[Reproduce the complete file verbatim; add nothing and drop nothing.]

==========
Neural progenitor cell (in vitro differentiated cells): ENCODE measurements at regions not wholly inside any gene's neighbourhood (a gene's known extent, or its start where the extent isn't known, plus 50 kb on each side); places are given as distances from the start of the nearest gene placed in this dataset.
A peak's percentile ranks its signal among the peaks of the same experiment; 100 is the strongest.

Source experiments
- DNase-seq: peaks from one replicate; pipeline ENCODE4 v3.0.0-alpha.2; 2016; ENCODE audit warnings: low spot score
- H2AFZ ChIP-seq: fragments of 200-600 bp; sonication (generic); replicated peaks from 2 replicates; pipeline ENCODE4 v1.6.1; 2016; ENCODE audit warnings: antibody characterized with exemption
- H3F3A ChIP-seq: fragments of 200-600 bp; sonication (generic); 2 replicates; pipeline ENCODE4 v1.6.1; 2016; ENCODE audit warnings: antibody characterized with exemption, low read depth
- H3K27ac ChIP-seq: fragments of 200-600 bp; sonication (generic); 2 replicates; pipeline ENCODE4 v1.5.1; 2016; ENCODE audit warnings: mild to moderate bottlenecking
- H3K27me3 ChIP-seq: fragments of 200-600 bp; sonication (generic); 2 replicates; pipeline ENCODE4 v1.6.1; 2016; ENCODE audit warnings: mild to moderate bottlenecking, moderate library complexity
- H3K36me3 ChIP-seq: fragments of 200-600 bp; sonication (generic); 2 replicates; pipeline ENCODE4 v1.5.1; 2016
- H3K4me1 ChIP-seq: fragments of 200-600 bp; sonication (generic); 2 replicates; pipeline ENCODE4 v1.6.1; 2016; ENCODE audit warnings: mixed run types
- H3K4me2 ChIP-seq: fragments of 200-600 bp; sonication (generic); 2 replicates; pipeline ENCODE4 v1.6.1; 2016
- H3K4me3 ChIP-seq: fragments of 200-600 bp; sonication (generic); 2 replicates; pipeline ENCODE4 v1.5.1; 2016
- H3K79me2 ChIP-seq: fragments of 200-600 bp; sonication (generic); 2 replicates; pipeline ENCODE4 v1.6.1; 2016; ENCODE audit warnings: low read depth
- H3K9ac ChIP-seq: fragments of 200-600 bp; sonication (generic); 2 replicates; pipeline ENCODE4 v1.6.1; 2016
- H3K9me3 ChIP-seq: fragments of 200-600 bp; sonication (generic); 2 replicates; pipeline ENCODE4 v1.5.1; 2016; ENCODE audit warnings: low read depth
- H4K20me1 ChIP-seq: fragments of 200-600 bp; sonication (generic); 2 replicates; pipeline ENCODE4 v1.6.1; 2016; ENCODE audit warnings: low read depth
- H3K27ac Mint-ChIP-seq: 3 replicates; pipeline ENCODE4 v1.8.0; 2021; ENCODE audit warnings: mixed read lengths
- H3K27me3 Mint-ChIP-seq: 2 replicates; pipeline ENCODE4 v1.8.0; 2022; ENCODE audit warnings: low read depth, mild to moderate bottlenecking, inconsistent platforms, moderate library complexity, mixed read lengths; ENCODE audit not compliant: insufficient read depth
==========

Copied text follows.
Neural progenitor cell (in vitro differentiated cells): ENCODE measurements at regions not wholly inside any gene's neighbourhood (a gene's known extent, or its start where the extent isn't known, plus 50 kb on each side); places are given as distances from the start of the nearest gene placed in this dataset.
A peak's percentile ranks its signal among the peaks of the same experiment; 100 is the strongest.

Source experiments
- DNase-seq: peaks from one replicate; pipeline ENCODE4 v3.0.0-alpha.2; 2016; ENCODE audit warnings: low spot score
- H2AFZ ChIP-seq: fragments of 200-600 bp; sonication (generic); replicated peaks from 2 replicates; pipeline ENCODE4 v1.6.1; 2016; ENCODE audit warnings: antibody characterized with exemption
- H3F3A ChIP-seq: fragments of 200-600 bp; sonication (generic); 2 replicates; pipeline ENCODE4 v1.6.1; 2016; ENCODE audit warnings: antibody characterized with exemption, low read depth
- H3K27ac ChIP-seq: fragments of 200-600 bp; sonication (generic); 2 replicates; pipeline ENCODE4 v1.5.1; 2016; ENCODE audit warnings: mild to moderate bottlenecking
- H3K27me3 ChIP-seq: fragments of 200-600 bp; sonication (generic); 2 replicates; pipeline ENCODE4 v1.6.1; 2016; ENCODE audit warnings: mild to moderate bottlenecking, moderate library complexity
- H3K36me3 ChIP-seq: fragments of 200-600 bp; sonication (generic); 2 replicates; pipeline ENCODE4 v1.5.1; 2016
- H3K4me1 ChIP-seq: fragments of 200-600 bp; sonication (generic); 2 replicates; pipeline ENCODE4 v1.6.1; 2016; ENCODE audit warnings: mixed run types
- H3K4me2 ChIP-seq: fragments of 200-600 bp; sonication (generic); 2 replicates; pipeline ENCODE4 v1.6.1; 2016
- H3K4me3 ChIP-seq: fragments of 200-600 bp; sonication (generic); 2 replicates; pipeline ENCODE4 v1.5.1; 2016
- H3K79me2 ChIP-seq: fragments of 200-600 bp; sonication (generic); 2 replicates; pipeline ENCODE4 v1.6.1; 2016; ENCODE audit warnings: low read depth
- H3K9ac ChIP-seq: fragments of 200-600 bp; sonication (generic); 2 replicates; pipeline ENCODE4 v1.6.1; 2016
- H3K9me3 ChIP-seq: fragments of 200-600 bp; sonication (generic); 2 replicates; pipeline ENCODE4 v1.5.1; 2016; ENCODE audit warnings: low read depth
- H4K20me1 ChIP-seq: fragments of 200-600 bp; sonication (generic); 2 replicates; pipeline ENCODE4 v1.6.1; 2016; ENCODE audit warnings: low read depth
- H3K27ac Mint-ChIP-seq: 3 replicates; pipeline ENCODE4 v1.8.0; 2021; ENCODE audit warnings: mixed read lengths
- H3K27me3 Mint-ChIP-seq: 2 replicates; pipeline ENCODE4 v1.8.0; 2022; ENCODE audit warnings: low read depth, mild to moderate bottlenecking, inconsistent platforms, moderate library complexity, mixed read lengths; ENCODE audit not compliant: insufficient read depth